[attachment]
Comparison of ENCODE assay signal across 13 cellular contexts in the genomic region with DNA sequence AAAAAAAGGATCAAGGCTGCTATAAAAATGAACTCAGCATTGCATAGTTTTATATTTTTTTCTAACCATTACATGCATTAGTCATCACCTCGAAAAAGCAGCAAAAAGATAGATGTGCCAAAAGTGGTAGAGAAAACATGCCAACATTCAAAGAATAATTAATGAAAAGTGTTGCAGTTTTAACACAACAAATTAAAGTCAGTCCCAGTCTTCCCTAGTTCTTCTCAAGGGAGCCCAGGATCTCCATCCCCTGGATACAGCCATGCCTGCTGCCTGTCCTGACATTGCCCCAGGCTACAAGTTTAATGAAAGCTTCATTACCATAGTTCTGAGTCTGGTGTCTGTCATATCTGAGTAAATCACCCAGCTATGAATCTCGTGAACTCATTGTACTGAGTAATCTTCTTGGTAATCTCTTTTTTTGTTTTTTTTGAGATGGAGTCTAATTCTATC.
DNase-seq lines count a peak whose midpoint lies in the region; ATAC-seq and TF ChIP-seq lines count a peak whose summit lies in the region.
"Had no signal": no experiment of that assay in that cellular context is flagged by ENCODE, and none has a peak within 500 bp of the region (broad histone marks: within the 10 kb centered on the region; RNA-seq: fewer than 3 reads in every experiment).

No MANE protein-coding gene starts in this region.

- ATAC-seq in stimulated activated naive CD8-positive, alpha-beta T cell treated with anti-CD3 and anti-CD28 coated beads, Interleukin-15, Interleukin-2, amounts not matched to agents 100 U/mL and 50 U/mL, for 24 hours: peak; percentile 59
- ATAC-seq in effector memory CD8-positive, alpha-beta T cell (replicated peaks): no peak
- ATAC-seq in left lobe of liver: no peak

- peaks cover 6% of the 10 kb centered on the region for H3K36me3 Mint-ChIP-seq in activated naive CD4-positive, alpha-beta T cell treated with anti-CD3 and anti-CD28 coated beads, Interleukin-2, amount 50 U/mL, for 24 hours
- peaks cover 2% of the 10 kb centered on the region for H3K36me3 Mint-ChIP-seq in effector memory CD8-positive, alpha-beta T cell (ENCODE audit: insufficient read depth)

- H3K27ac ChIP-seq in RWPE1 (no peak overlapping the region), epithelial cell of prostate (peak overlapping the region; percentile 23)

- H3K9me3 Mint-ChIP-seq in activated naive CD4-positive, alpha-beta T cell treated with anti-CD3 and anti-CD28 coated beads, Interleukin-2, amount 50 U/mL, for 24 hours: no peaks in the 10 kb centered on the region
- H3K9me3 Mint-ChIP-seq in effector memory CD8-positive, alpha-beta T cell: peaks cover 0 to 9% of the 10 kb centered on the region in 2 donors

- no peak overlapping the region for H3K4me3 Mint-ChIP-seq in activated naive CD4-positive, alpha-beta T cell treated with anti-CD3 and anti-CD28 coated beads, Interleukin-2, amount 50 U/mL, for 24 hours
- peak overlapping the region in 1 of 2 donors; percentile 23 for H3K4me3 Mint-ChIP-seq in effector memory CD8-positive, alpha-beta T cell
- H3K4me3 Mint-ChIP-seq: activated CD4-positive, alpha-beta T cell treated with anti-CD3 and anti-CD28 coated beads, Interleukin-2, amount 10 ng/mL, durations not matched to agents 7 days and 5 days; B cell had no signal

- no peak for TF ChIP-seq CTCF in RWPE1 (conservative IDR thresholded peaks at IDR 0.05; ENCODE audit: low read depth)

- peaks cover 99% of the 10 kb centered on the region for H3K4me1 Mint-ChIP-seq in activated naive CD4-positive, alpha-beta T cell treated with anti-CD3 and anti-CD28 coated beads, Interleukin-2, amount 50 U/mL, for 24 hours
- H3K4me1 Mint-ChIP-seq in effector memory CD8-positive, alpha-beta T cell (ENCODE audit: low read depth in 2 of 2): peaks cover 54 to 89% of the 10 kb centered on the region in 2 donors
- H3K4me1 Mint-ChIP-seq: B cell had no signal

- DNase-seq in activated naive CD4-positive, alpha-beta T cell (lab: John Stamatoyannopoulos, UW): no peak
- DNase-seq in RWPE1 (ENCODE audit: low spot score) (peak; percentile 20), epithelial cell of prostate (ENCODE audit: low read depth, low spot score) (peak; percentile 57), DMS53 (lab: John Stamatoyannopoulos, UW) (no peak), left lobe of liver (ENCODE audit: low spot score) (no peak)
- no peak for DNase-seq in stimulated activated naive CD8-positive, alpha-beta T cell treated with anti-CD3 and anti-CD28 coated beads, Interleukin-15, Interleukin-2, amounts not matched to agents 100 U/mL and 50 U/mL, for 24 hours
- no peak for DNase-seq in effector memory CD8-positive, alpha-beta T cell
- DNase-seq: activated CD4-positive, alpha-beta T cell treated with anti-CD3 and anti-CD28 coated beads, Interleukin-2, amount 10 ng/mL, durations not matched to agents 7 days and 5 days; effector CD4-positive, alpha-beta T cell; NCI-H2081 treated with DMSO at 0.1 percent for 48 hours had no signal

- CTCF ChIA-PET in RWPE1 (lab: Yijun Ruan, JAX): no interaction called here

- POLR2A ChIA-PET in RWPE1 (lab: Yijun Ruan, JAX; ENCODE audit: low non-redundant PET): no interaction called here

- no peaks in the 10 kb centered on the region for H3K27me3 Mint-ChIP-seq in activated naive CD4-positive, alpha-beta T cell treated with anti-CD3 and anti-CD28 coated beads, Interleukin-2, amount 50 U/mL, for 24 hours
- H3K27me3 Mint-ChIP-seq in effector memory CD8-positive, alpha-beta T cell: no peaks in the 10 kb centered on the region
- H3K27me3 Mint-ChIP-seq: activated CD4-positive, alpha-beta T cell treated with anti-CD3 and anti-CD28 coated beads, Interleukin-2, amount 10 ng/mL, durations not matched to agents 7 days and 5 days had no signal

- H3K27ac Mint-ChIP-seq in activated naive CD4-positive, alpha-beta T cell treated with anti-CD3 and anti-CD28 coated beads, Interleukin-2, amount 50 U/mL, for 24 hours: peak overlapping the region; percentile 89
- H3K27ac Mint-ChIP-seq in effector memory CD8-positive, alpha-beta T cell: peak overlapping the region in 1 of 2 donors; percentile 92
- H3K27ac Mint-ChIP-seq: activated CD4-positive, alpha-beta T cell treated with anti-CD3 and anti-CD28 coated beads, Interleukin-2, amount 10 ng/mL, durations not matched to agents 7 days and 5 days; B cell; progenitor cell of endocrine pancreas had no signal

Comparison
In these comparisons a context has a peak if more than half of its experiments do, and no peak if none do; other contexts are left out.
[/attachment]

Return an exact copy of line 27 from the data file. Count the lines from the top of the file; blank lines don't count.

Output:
- no peaks in the 10 kb centered on the region for H3K27me3 Mint-ChIP-seq in activated naive CD4-positive, alpha-beta T cell treated with anti-CD3 and anti-CD28 coated beads, Interleukin-2, amount 50 U/mL, for 24 hours